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Old 08-26-2017, 08:55 AM   #1 (permalink)
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How would you accelerate my car? (small turbodiesel)

I have a Renault Clio dci with a 1.5L turbodiesel engine. Advertised power is 90HP and 220Nm of torque (162 ft/lb). I have made the assumption that I should accelerate with as little throttle as possible and upshift as early as possible. I usually upshift at about 1800rpm which means I am at around 1200-1300 rpm in the next gear (second gear and up, fourth and fifth have a smaller difference). It is a double overdrive 5 speed manual transmission (4th is at 0.9, 5th is at .67 and the final drive ratio must be 3.55).

Below is a link to a dyno run made by some chip tuner, the blue dotted line is the stock torque curve and the red dotted line the stock power curve. Ignore the solid lines as they are the tuned ones.


Would you accelerate with light or high load? Would you try to keep the engine at 0 boost? At what rpm would you upshift?

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Old 08-26-2017, 10:08 AM   #2 (permalink)
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You really need to run some tests on your car to find out. You need a gas mileage computer, most of us use a Scangauge or Ultragauge. Start at a defined point, set the computer to zero, accelerate to a speed, then read the gas mileage as you pass a second defined point. Do this for different acceleration rates and shift points. Accelerate to the same speed in all tests.

The second point, where you read the gas mileage, should be just after you get up to your speed at the slowest acceleration. My truck does best when I just step on the gas and shift at 2500 RPM. That also has me moving with traffic.
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Old 08-26-2017, 12:04 PM   #3 (permalink)
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Unlike a gasoline engine, you're not going to suffer much pumping loss by not accelerating hard. Theoretically, you will get an even better BSFC when you get in to boost, because the engine can create more power per stroke (even less losses). So you won't waste fuel accelerating quickly, either...unless you are jack-rabbiting between lights and having to slam on your brakes and wasting your momentum each time. The only thing that will waste power is (sustained) revving up higher than you need to be.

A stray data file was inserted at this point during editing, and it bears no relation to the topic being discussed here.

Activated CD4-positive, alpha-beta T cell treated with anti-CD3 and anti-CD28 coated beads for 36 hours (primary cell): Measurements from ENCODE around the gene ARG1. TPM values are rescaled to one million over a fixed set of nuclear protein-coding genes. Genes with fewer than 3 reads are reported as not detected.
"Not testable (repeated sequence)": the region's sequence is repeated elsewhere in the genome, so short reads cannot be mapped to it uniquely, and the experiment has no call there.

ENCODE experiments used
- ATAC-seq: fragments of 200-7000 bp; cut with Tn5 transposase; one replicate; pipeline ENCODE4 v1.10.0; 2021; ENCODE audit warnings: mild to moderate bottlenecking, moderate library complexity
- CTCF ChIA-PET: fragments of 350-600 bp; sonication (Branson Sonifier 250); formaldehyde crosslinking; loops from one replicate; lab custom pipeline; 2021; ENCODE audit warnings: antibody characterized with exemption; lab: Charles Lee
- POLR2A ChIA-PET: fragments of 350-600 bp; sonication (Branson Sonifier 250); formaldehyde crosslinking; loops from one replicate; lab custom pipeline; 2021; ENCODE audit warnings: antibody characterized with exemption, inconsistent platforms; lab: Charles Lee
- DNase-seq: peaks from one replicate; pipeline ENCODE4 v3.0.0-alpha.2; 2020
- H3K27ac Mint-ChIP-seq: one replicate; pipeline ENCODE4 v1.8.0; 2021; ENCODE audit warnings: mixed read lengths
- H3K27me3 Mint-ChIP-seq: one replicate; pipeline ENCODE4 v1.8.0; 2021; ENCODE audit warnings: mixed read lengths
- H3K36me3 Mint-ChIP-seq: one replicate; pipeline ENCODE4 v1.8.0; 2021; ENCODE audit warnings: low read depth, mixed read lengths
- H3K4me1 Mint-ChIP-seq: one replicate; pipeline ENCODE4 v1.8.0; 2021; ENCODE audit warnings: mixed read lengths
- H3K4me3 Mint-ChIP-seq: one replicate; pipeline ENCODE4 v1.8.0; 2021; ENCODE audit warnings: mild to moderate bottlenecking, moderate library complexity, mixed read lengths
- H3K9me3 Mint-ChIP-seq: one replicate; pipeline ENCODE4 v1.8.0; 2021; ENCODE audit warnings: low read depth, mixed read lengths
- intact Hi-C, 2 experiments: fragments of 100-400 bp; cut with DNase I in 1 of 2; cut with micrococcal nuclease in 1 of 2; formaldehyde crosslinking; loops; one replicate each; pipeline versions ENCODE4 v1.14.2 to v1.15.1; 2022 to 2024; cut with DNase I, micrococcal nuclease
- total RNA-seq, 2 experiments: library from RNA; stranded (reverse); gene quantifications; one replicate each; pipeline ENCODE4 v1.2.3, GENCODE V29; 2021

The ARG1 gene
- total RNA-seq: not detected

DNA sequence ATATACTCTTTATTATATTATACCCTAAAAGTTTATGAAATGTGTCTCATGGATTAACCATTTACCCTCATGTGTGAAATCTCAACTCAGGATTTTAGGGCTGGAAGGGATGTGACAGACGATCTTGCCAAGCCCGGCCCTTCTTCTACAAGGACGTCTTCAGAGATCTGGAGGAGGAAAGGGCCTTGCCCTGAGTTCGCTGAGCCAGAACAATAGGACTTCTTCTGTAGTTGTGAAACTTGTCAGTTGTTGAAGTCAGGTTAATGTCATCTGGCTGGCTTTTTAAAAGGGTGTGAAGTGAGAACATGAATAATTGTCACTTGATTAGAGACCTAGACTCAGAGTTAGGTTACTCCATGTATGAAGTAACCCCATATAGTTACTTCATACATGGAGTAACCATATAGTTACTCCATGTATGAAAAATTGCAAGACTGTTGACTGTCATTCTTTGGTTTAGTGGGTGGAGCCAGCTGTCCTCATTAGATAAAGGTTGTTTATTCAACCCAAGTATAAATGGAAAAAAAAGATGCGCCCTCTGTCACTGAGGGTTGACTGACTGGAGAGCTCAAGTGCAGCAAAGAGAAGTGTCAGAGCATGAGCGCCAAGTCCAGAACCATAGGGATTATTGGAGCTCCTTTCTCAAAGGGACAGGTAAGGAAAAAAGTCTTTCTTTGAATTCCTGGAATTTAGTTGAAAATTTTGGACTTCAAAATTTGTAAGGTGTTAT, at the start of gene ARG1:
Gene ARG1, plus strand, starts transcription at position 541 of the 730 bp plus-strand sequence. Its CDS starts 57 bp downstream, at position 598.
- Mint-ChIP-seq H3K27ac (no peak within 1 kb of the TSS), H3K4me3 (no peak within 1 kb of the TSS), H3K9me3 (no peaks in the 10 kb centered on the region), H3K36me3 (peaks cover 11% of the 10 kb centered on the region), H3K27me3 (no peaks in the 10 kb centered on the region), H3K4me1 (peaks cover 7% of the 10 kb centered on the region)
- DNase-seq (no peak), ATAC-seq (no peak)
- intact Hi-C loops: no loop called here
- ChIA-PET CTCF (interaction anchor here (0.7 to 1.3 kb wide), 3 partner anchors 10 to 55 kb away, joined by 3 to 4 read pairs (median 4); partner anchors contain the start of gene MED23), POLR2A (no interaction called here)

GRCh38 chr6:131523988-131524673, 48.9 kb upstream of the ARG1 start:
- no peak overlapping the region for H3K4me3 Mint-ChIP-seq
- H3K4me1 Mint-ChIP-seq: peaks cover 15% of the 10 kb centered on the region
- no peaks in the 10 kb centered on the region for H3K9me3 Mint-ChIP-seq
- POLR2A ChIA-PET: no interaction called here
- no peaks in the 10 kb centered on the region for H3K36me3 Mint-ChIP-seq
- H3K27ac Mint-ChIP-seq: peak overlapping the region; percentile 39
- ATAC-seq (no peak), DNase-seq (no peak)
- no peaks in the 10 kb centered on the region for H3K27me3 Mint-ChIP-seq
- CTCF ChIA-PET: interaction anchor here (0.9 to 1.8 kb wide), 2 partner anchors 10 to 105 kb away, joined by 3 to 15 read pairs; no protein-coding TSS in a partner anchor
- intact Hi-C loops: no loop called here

I'd accelerate however I felt like at the time, and remember to shift somewhere around 2500-3000 rpm...or 2000-2500 if I'm in no hurry.

I've driven my TDI like I stole it, and I've driven it like a granny...it still gave me 40mpg (US) each way.
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Old 08-26-2017, 10:08 PM   #4 (permalink)
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What year is your Clio?

Newer cars run very lean off boost but can run very rich on boost (power OR economy). A lot of diesel driving tips relate to old tech.

I have 2016 dCi-140 (1.6), here are my tips.

Use eco mode if you have it. Eco mod reduces acceleration enrichment (ie give soft throttle response). If you don't have Eco mode, remember your right foot controls your AFR (to an extent), so be gentle.

Cruising at a steady speed is far better than P&G

I accelerate at up to 80% load, in my van there's a throttle stop that in Eco mode gives me an easy way to drive that way without looking at the SGII. Accelerating slower, keeping boost low definitely helps my city economy.

After accelerating to cruise speed, lift off completely for a couple of seconds, then gently add throttle to maintain speed. The ECU goes into DFCO and when you add throttle, you're running lean cruise mixtures immediately.

I'm now regularly seeing 5.5/100km (40+MPG). I'd love to see what this engine would do in a car half my van's size and weight.

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Old 08-27-2017, 06:57 AM   #5 (permalink)
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From what they say here driving small turbodiesel around 1500-1700 RPM leads to clogged turbo, clogged EGR and who knows what. When I was at the inspection responsible technician was revving up my engine to clear the soot emissions and advised me not to drive like I did. So now I drive a bit below 2000 rpm, accelerate quick enough to get in speed soon and than try to stay in lean burn. Using this I am able to be in par with NEDC figures, or even beat it.